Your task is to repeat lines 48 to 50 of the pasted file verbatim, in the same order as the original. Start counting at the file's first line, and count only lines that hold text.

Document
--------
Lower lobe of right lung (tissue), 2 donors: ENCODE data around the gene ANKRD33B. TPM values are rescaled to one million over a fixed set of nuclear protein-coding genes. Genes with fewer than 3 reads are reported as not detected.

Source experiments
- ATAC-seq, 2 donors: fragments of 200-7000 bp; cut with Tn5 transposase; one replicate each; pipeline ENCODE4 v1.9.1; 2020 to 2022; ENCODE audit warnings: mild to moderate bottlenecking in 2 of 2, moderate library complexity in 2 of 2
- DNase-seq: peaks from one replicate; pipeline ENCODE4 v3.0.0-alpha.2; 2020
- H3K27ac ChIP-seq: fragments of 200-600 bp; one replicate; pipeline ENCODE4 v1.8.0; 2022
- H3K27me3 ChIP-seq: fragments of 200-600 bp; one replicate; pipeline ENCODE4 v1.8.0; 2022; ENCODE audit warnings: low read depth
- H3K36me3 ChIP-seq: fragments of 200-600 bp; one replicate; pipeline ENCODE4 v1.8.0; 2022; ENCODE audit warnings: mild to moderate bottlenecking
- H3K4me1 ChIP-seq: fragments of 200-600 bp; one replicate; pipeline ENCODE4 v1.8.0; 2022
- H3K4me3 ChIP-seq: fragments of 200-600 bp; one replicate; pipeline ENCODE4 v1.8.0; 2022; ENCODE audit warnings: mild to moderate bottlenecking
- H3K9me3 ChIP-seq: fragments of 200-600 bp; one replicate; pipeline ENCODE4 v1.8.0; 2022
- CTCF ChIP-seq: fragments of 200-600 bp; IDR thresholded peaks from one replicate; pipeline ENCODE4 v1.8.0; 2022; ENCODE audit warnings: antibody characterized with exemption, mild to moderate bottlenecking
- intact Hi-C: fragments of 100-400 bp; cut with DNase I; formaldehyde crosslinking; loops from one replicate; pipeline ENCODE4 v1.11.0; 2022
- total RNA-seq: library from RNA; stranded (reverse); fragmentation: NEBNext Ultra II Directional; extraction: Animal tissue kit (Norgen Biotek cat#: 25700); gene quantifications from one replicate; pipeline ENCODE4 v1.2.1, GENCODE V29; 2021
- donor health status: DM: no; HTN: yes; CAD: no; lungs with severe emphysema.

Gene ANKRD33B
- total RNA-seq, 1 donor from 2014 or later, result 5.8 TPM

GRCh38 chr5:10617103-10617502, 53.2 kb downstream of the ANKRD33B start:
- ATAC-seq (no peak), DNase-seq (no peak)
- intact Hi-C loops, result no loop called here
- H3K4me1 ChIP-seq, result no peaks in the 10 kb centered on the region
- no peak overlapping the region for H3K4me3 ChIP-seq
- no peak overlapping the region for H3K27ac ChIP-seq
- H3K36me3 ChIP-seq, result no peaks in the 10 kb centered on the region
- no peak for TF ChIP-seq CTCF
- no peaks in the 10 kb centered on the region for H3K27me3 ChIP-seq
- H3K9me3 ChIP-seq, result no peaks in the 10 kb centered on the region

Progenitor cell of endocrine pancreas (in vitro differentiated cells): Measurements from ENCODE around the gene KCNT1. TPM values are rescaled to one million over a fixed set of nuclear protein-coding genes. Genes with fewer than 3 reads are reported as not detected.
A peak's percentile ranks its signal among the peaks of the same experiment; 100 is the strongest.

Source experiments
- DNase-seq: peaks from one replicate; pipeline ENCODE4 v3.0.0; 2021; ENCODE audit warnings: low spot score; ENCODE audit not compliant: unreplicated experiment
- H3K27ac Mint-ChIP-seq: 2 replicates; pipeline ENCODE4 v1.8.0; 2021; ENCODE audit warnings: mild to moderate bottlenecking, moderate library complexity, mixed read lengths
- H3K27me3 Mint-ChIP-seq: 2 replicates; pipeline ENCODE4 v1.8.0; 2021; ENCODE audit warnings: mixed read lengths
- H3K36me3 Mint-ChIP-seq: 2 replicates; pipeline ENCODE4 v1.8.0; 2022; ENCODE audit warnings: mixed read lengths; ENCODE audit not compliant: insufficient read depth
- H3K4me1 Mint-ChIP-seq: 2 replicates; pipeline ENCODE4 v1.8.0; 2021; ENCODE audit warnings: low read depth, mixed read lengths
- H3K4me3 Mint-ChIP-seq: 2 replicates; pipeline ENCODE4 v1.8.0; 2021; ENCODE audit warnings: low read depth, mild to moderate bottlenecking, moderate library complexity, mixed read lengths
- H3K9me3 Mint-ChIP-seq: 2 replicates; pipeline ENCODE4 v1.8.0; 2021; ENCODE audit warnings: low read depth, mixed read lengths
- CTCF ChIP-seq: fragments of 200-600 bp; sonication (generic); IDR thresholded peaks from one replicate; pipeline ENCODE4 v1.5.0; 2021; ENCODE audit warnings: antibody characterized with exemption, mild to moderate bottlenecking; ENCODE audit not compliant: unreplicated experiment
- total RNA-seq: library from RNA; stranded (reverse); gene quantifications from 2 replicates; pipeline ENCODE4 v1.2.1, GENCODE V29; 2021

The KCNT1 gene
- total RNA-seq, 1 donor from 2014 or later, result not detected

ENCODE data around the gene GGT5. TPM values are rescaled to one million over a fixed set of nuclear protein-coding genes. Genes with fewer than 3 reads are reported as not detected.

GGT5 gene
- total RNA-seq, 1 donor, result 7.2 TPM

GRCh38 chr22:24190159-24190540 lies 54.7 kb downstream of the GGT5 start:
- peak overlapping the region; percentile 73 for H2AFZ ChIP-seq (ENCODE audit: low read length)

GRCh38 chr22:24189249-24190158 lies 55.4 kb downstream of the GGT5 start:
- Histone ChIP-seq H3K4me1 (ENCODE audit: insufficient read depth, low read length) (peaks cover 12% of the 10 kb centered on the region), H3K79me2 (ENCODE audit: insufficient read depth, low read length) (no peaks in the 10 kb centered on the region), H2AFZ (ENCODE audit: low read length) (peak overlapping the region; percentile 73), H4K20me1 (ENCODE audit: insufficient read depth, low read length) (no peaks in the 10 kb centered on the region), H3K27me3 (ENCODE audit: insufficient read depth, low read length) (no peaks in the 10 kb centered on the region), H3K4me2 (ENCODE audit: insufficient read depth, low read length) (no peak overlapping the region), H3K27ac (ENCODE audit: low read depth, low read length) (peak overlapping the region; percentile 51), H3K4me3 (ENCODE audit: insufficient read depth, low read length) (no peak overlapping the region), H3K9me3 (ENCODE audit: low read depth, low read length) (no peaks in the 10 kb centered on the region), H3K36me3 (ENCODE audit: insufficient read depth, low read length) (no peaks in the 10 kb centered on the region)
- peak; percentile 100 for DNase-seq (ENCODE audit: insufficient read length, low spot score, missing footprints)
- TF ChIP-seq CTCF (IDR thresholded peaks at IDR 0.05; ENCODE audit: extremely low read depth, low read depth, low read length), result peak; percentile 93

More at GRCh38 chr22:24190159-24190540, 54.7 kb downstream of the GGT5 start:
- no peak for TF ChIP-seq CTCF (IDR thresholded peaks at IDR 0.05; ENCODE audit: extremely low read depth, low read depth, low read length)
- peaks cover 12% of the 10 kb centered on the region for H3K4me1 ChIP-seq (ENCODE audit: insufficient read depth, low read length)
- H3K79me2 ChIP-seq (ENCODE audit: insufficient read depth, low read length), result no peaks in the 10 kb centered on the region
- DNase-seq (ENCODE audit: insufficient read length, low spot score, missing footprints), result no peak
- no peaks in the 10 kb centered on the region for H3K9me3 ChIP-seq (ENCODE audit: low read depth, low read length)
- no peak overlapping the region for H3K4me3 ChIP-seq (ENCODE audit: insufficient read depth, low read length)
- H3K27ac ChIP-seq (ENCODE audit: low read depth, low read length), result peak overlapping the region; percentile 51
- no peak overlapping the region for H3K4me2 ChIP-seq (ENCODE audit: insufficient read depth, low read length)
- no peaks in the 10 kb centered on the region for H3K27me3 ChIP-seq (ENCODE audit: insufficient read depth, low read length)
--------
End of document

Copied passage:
- peak; percentile 100 for DNase-seq (ENCODE audit: insufficient read length, low spot score, missing footprints)
- TF ChIP-seq CTCF (IDR thresholded peaks at IDR 0.05; ENCODE audit: extremely low read depth, low read depth, low read length), result peak; percentile 93

More at GRCh38 chr22:24190159-24190540, 54.7 kb downstream of the GGT5 start: